As readers of my blog know, the day after Father’s Day, I posted a tribute to my grandfather, a diatribe near and dear to my heart. I made an effort to avoid making it too long so that it would be avoided or only partially read for that reason. I counted how many paragraphs it ran, and the number was 14. Is that really long to the point that so many readers who may have wanted to read it avoided doing so, or only read part of it… and then never came back to read the rest because they couldn’t get through it all in one sitting? According to a close friend whose friendship and opinion I greatly value and respect, this was indeed the case. This friend told me the other day that he/she only read part of the tribute because it was too long.
Shortly before I left that tribute, this friend wrote one for his/her own father on his/her blog, and it clocked in at ten paragraphs, few of them lengthy. This was a mere four paragraphs less than my tribute to my grandfather, which also varied in length (some were quite short). I read this valued friend’s tribute in its entirety because I knew this post was near and dear to his/her heart, and I knew how much emotion this friend put into it. Hence, I made the time to read it. I didn’t think ten paragraphs was “too long,” and though different people must be expected to have different opinions on the matter, I don’t think 14 paragraphs (some quite short) is so long that I should expect those who sincerely wanted to see what I had to say to deem it “too long” to get through.
Obviously, I’m wrong. Fourteen paragraphs is evidently too long for some people. I’m not certain that I can ever truncate my writing style to the point that I make every single blog entry less than 12 paragraphs, but what I will do in the future is this: If I have a lot to say about a certain subject, and want to avoid being accused of “short-changing” this topic, I will post in multiple parts. If I can say everything I want to say about what I have to say in a single post, then I will endeavor to keep it under 13 paragraphs, since I know it will likely not get read, or read in its entirety, otherwise… no matter how important or dear to my heart, or how interested a reader in question may have in it.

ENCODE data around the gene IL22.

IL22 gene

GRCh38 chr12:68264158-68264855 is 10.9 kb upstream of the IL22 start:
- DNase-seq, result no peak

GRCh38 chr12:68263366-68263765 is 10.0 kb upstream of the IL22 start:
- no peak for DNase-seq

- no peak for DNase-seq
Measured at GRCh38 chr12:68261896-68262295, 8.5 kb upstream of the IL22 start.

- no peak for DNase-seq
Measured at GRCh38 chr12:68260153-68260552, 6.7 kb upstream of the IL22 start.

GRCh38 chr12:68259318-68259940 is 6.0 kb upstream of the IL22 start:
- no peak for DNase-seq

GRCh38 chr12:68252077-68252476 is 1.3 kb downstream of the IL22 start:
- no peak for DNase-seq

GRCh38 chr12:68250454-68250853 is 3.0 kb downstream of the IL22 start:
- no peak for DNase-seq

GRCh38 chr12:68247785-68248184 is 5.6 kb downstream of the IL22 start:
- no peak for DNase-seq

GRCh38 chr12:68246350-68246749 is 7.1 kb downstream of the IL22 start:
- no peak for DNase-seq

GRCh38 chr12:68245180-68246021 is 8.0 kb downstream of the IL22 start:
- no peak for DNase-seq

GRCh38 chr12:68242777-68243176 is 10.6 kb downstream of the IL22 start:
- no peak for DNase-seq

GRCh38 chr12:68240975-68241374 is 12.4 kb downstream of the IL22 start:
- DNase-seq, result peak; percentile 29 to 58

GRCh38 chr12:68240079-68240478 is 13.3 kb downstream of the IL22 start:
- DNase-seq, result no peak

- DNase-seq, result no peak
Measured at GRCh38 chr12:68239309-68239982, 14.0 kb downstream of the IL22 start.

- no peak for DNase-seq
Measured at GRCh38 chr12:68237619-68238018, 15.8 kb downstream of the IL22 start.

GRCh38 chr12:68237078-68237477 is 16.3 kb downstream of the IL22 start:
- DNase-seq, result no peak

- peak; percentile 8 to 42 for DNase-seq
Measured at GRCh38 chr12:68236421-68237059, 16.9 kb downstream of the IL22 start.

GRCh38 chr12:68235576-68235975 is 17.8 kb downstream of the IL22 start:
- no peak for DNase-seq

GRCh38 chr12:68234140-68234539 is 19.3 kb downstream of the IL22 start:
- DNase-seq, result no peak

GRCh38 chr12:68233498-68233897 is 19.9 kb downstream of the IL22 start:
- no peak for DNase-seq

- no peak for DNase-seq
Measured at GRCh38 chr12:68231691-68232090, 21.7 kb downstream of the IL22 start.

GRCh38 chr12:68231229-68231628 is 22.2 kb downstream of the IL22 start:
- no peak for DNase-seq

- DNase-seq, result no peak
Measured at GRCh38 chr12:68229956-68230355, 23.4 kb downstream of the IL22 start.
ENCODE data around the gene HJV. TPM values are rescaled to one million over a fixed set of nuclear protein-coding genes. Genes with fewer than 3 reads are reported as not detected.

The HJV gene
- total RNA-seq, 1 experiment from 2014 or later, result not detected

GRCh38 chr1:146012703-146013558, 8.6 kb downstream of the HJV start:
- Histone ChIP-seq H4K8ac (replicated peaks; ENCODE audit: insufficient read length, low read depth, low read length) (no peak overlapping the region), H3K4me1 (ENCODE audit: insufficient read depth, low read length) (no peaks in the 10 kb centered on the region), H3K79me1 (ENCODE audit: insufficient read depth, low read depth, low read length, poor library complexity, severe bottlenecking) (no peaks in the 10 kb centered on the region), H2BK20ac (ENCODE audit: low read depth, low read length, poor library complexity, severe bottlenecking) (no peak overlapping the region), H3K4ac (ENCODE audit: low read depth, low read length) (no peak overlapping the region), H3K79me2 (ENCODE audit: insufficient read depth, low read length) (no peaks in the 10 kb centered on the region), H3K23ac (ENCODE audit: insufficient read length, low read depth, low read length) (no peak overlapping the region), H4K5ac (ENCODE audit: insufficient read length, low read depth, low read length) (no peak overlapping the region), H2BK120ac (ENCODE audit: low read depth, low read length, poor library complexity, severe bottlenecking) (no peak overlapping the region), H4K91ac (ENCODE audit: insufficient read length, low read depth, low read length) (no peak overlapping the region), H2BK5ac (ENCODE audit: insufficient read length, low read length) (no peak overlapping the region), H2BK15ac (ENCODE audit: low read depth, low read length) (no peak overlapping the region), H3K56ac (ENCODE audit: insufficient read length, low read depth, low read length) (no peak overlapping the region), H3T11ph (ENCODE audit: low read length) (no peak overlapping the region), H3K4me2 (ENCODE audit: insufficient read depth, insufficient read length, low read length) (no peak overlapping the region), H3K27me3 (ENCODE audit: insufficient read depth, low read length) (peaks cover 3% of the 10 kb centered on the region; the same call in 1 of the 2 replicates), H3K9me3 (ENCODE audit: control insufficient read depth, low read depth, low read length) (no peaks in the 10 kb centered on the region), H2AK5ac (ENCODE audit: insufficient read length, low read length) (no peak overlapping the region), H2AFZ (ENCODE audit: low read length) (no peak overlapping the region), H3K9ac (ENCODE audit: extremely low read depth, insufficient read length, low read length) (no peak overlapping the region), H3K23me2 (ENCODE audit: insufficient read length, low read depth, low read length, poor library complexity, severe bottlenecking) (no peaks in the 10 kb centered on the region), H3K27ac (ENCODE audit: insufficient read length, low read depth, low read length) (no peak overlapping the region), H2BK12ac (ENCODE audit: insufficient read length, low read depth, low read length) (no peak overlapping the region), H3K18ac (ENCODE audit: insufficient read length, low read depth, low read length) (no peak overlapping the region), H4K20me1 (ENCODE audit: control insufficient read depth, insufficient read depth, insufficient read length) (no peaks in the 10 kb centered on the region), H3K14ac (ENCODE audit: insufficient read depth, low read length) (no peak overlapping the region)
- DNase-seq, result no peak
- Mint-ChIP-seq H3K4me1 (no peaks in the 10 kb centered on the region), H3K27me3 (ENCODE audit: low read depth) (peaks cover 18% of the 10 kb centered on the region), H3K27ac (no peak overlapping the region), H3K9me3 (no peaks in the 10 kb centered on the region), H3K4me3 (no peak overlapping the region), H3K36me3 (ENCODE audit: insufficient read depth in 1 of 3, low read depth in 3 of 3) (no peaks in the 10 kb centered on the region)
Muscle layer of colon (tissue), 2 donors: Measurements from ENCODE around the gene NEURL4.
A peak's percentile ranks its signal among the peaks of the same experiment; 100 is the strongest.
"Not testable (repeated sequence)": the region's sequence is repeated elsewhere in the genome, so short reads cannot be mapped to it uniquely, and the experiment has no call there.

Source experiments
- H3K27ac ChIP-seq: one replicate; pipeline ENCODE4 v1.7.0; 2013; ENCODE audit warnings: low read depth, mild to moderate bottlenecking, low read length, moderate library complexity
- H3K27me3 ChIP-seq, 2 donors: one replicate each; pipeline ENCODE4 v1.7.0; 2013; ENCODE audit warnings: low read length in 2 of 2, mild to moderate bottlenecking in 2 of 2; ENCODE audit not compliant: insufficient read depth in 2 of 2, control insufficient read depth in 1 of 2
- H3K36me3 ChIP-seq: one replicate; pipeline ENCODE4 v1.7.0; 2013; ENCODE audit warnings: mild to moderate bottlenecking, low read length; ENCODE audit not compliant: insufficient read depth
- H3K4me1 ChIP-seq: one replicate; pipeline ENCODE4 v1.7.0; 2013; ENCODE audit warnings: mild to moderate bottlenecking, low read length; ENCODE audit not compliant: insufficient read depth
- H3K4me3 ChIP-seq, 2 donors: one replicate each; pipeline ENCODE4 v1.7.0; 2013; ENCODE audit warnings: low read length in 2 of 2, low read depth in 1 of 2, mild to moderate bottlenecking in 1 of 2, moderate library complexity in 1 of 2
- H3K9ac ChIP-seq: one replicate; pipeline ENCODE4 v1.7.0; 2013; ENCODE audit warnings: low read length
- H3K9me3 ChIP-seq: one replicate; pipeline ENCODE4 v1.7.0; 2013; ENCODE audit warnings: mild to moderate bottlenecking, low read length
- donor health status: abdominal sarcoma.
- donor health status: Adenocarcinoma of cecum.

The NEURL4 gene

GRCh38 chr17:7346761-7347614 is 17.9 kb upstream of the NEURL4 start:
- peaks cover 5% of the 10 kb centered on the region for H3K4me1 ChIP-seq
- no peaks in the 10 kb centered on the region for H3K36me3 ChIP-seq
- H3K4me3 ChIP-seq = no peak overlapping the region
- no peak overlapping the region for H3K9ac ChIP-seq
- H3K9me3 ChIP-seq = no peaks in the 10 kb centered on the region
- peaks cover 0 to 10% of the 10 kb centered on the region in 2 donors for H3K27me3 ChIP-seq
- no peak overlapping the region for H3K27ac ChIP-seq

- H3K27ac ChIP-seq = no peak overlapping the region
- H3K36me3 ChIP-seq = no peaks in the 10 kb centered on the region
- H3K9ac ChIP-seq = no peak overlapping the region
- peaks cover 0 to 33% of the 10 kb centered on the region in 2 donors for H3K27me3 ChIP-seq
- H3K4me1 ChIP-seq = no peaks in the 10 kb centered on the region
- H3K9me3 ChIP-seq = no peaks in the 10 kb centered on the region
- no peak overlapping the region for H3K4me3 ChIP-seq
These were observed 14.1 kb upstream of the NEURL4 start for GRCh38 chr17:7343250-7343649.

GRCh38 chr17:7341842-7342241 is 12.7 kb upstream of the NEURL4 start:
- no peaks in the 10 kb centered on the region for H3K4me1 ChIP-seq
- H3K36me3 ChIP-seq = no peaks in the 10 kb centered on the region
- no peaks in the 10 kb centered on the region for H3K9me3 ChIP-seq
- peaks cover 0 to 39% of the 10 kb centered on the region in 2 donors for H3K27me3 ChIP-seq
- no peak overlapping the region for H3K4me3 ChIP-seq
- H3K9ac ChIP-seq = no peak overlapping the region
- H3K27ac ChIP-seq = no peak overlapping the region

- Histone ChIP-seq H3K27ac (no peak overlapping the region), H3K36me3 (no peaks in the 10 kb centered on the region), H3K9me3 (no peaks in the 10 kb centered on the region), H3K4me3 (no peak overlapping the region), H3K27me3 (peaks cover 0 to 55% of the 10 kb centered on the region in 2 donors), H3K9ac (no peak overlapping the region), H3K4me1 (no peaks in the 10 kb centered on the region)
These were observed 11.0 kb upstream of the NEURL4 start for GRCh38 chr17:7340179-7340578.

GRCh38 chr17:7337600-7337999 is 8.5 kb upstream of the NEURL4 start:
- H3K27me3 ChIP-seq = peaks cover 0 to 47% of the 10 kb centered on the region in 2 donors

In addition to meeting my readers “half way” in this manner, I reiterate this suggestion: Never feel compelled to read a single essay/post in a single sitting any more than you do a novel or lengthy book of non-fiction. If it’s too long for you to get through in a single session, simply mark your point of ending, and get back to it at a later time, just as you may mark the time stamp of a movie or online video that’s too long for you to get through in one sitting. If you don’t think it’s worth reading at all, then by all means, avoid reading it entirely. But if you genuinely do want to read it, and length is a problem or consideration for you, then you do the blogger/writer a bit more justice for their hard work by marking off the ending point and getting back to it when next you have time to sit and read it. And repeat the process several times if necessary, just as you would for a book you had an interest in.